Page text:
|Rush, Charles - TEXAS A&M, AG EXPER STA|
|Jones, David - TEXAS A&M, AG EXPER STA|
|Steddom, Kark - TEXAS A&M, AP EXPER STA|
Submitted to: Meeting Abstract
Publication Type: Abstract Only
Publication Acceptance Date: October 28, 2004
Publication Date: September 1, 2005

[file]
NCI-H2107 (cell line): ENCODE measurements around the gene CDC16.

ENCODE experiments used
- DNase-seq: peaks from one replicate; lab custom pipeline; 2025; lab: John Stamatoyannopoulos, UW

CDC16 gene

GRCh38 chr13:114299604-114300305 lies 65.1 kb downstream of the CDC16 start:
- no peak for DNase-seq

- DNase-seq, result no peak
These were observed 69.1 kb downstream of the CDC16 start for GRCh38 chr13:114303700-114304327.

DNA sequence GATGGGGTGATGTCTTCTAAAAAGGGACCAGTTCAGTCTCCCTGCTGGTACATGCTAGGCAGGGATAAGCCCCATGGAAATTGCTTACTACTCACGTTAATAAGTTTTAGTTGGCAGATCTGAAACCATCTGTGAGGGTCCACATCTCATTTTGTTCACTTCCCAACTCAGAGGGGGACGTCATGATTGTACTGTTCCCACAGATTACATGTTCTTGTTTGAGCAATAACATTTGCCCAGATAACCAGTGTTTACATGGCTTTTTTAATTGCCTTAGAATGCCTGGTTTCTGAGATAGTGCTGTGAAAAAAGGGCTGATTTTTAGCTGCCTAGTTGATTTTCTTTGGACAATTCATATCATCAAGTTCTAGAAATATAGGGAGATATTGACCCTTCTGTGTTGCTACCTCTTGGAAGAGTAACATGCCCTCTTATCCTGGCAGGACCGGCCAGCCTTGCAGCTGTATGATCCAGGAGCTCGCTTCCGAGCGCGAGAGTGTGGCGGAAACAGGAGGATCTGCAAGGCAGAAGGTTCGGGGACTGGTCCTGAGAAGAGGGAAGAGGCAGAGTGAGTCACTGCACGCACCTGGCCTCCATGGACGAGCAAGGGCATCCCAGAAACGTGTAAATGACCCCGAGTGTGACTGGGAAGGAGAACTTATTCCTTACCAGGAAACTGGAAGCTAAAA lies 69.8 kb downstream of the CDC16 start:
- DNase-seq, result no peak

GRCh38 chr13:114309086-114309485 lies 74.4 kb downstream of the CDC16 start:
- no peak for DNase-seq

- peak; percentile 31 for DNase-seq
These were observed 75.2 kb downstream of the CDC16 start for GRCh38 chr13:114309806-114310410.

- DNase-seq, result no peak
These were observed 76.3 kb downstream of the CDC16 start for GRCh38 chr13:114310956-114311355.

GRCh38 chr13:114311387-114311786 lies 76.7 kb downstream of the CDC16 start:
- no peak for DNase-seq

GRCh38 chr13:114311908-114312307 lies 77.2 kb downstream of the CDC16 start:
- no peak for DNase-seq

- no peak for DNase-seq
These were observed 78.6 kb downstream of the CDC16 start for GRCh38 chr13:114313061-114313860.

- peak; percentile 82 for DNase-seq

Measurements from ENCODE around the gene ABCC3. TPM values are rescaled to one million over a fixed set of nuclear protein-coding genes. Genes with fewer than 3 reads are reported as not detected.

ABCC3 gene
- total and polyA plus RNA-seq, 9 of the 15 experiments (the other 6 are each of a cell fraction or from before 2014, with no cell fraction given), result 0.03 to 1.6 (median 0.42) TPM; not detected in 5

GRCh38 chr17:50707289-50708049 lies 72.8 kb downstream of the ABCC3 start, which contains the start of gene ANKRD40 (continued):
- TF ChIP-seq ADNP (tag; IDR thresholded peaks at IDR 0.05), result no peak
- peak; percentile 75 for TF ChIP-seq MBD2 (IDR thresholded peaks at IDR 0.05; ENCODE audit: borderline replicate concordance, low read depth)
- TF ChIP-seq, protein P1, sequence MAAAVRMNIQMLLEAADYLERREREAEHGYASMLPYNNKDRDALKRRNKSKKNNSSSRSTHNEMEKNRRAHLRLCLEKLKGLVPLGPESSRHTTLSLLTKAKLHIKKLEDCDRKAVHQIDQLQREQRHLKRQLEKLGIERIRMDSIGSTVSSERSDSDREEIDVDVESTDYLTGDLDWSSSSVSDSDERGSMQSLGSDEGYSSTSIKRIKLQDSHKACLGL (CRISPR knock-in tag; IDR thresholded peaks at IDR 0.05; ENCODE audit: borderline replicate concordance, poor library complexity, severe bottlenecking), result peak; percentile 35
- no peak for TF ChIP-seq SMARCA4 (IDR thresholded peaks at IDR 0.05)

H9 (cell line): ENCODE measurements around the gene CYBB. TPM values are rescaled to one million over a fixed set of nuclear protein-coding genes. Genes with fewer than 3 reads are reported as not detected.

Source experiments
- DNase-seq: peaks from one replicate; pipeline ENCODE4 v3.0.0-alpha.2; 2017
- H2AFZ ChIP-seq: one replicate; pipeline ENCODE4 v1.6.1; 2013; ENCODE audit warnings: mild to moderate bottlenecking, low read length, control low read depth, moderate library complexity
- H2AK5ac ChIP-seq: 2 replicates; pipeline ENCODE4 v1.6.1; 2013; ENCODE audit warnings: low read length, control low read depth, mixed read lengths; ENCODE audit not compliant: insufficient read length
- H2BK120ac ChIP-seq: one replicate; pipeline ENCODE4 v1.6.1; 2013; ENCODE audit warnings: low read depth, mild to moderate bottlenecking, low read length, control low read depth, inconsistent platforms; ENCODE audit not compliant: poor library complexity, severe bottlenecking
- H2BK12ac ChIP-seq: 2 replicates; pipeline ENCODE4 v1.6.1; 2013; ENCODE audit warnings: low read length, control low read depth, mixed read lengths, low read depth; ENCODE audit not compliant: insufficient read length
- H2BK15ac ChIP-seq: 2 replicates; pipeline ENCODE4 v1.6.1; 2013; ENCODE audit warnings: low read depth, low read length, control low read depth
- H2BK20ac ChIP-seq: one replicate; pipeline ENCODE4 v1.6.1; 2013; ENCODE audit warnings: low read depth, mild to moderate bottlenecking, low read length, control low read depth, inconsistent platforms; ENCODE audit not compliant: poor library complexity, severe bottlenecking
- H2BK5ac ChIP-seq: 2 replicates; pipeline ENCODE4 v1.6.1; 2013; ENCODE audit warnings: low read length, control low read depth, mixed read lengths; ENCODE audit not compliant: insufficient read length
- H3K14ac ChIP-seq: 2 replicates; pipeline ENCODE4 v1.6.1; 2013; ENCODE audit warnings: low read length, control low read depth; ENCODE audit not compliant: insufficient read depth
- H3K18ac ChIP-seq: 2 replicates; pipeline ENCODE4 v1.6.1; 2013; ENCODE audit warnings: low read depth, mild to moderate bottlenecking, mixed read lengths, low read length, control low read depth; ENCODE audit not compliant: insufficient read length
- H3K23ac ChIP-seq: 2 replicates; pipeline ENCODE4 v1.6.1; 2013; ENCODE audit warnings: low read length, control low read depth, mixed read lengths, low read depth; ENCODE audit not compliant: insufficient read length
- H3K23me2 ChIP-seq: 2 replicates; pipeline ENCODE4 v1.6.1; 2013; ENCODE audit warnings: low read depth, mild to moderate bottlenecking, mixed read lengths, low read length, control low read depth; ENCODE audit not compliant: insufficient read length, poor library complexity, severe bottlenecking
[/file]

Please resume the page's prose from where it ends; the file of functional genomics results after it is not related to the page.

Citation: Rush, C.M., Jones, D.C., Steddom, K., Campbell, L.G. 2005. Investigation of blinkers in rhizomania resistant fields in minnesota [Abstract]. Journal of Sugar Beet Research. 42(1&2):54-55. Technical Abstract: Since rhizomania was first identified in Minnesota in the mid 1990’s, acreage planted to rhizomania resistant sugar beet cultivars has increased steadily. In recent years individual beets have been observed in rhizomania resistant fields that exhibit foliar and root symptoms typical of rhizomania. These symptomatic beets are called blinkers and their incidence has increased during the last two growing seasons. This increase has raised concerns among farmers and seed producers about the stability and longevity of genetic resistance. In September, 2004, sugar beets were collected from rhizomania resistant fields in southern and northern Minnesota. Ten sugar beets, eight blinkers and two apparently healthy, were harvested from each field and a total of 390 sugar beets were collected. Each sugar beet was given a disease rating, tested for presence of BNYVV, scanned with a hyperspectral radiometer to determine the severity of leaf chlorosis, and tested for presence of absence of the Rz gene that confers resistance to rhizomania. Later, percent sucrose was determined for the liners and healthy beets from each sample. Forty eight percent of the apparently healthy beets tested positive for BNYVV but 88$ of blinkers were positive. The mean rhizomania severity rating for th blinkers was 2.98 on a 0 = 4 scale, while the rating for healthy beet was significantly less at 1.2. The mean ELISA reading for bliners was significantly higher than for infected “healthy” beets and healthy beets average 15.62 percent sucrose compared to 13.95 for blinkers. If molecular analysis reveals that blinkers are lacking the Rz gene these results will support the claim that rhizomania is causing significant losses throughout the major sugar beet production areas of Minnesota, but if the Rz gene is present it will suggest that genetic resistance is breaking down.